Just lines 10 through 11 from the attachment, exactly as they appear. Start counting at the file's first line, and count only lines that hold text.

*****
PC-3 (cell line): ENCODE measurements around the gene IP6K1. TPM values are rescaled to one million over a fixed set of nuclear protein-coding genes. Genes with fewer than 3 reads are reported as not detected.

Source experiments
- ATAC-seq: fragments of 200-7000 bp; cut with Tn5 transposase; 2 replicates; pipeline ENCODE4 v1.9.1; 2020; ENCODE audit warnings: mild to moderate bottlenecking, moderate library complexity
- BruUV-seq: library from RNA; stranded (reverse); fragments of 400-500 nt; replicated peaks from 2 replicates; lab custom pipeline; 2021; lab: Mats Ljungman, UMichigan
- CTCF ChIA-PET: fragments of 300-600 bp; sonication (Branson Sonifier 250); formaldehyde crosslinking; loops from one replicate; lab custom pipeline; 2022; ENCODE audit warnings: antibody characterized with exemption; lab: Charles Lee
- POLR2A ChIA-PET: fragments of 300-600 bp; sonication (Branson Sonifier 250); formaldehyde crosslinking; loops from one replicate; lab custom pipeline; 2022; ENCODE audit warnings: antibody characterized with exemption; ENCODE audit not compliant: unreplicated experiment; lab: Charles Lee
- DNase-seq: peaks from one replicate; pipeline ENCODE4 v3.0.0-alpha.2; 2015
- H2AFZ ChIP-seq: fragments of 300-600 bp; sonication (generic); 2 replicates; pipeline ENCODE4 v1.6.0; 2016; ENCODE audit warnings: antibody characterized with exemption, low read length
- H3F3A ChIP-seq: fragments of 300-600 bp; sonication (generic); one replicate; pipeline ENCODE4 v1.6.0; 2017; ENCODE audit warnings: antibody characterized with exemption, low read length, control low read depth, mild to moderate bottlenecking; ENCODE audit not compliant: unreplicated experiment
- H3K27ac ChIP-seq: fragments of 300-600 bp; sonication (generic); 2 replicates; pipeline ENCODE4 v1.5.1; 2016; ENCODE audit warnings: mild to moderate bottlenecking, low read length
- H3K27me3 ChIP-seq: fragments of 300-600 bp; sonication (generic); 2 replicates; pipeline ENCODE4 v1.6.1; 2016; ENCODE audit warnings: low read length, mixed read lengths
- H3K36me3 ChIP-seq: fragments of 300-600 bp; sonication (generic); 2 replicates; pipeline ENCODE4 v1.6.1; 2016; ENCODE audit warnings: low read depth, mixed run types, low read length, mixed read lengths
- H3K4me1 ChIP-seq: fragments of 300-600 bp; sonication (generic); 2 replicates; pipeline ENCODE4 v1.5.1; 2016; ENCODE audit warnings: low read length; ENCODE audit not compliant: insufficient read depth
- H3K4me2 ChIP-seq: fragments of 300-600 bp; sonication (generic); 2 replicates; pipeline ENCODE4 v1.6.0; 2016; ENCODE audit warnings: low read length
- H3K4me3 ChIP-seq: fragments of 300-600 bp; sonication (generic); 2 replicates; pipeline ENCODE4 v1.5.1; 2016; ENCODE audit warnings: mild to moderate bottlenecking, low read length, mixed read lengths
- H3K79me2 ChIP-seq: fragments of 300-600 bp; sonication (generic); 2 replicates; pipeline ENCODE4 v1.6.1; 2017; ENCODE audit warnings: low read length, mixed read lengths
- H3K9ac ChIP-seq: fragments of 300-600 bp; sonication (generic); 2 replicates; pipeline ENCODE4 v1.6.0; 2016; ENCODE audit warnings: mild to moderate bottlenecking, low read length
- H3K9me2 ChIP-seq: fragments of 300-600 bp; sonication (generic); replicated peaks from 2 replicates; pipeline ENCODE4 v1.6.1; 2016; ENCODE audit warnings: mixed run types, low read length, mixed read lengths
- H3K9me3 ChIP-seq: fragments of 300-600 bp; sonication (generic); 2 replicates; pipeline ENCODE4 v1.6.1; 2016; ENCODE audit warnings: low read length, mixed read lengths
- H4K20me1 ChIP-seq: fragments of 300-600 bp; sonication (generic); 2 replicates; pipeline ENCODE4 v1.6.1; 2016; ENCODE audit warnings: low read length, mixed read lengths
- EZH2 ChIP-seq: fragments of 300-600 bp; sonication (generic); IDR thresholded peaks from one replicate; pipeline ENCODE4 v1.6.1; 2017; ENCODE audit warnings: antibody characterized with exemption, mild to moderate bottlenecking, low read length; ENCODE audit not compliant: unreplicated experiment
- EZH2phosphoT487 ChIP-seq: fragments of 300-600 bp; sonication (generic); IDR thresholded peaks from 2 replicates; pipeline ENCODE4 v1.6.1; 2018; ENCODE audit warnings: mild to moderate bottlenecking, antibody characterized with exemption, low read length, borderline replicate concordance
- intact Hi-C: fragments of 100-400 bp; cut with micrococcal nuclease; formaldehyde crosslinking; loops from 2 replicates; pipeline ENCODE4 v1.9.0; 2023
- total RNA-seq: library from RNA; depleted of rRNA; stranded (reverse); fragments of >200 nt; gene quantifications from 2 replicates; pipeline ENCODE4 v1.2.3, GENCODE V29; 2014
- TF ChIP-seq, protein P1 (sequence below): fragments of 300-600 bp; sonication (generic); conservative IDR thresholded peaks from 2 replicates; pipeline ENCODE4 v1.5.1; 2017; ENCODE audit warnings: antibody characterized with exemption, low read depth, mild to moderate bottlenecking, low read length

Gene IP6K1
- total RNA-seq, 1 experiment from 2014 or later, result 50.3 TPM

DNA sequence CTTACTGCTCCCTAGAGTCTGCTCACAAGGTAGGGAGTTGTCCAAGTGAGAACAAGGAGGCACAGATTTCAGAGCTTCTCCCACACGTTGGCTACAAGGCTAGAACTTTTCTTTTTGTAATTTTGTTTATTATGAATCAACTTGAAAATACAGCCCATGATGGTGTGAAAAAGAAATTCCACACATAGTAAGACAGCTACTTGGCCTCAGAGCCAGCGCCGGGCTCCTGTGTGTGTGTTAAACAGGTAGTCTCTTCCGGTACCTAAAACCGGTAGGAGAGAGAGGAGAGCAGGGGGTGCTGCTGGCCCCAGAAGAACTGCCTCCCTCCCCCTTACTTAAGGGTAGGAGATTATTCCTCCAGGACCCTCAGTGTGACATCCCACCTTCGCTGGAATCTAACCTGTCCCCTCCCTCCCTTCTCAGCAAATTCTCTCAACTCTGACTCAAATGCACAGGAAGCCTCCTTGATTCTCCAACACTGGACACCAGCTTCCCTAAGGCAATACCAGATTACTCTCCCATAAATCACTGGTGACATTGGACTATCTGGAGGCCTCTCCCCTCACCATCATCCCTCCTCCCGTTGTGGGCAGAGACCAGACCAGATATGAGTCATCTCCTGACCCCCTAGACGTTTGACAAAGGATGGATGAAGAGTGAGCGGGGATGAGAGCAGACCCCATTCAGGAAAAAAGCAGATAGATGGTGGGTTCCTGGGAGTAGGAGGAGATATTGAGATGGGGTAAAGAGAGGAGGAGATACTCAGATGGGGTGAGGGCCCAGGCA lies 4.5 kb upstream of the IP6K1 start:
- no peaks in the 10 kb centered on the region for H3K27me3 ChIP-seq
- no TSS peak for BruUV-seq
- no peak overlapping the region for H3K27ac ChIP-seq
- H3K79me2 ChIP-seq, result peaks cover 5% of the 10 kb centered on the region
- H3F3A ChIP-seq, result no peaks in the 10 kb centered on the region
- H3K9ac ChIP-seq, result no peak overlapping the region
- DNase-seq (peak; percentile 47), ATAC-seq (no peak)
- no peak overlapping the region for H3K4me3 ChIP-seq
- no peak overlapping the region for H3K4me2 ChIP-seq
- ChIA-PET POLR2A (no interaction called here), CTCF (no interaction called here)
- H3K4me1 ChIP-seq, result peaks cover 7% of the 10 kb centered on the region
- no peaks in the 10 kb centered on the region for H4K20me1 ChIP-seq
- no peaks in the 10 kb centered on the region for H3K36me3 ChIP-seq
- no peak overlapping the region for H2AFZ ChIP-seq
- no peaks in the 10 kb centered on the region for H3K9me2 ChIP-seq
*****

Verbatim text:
- H3K27ac ChIP-seq: fragments of 300-600 bp; sonication (generic); 2 replicates; pipeline ENCODE4 v1.5.1; 2016; ENCODE audit warnings: mild to moderate bottlenecking, low read length
- H3K27me3 ChIP-seq: fragments of 300-600 bp; sonication (generic); 2 replicates; pipeline ENCODE4 v1.6.1; 2016; ENCODE audit warnings: low read length, mixed read lengths